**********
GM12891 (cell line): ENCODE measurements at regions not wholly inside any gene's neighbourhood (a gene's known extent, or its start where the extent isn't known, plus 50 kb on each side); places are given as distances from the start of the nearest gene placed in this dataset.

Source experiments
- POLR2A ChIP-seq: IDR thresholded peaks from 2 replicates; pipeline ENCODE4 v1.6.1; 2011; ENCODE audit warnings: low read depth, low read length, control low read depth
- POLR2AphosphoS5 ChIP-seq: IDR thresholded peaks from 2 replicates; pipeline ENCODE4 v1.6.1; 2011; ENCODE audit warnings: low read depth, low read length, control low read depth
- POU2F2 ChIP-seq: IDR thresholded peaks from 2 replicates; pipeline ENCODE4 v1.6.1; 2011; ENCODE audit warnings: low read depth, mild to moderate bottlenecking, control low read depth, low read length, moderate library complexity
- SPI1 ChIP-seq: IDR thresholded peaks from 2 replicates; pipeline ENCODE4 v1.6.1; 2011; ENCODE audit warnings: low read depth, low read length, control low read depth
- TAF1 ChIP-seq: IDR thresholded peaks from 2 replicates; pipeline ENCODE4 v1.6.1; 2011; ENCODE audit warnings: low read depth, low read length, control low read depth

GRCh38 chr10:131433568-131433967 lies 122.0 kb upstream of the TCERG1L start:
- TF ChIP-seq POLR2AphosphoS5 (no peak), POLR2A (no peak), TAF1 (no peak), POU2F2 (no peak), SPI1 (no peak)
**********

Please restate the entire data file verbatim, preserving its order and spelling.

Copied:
GM12891 (cell line): ENCODE measurements at regions not wholly inside any gene's neighbourhood (a gene's known extent, or its start where the extent isn't known, plus 50 kb on each side); places are given as distances from the start of the nearest gene placed in this dataset.

Source experiments
- POLR2A ChIP-seq: IDR thresholded peaks from 2 replicates; pipeline ENCODE4 v1.6.1; 2011; ENCODE audit warnings: low read depth, low read length, control low read depth
- POLR2AphosphoS5 ChIP-seq: IDR thresholded peaks from 2 replicates; pipeline ENCODE4 v1.6.1; 2011; ENCODE audit warnings: low read depth, low read length, control low read depth
- POU2F2 ChIP-seq: IDR thresholded peaks from 2 replicates; pipeline ENCODE4 v1.6.1; 2011; ENCODE audit warnings: low read depth, mild to moderate bottlenecking, control low read depth, low read length, moderate library complexity
- SPI1 ChIP-seq: IDR thresholded peaks from 2 replicates; pipeline ENCODE4 v1.6.1; 2011; ENCODE audit warnings: low read depth, low read length, control low read depth
- TAF1 ChIP-seq: IDR thresholded peaks from 2 replicates; pipeline ENCODE4 v1.6.1; 2011; ENCODE audit warnings: low read depth, low read length, control low read depth

GRCh38 chr10:131433568-131433967 lies 122.0 kb upstream of the TCERG1L start:
- TF ChIP-seq POLR2AphosphoS5 (no peak), POLR2A (no peak), TAF1 (no peak), POU2F2 (no peak), SPI1 (no peak)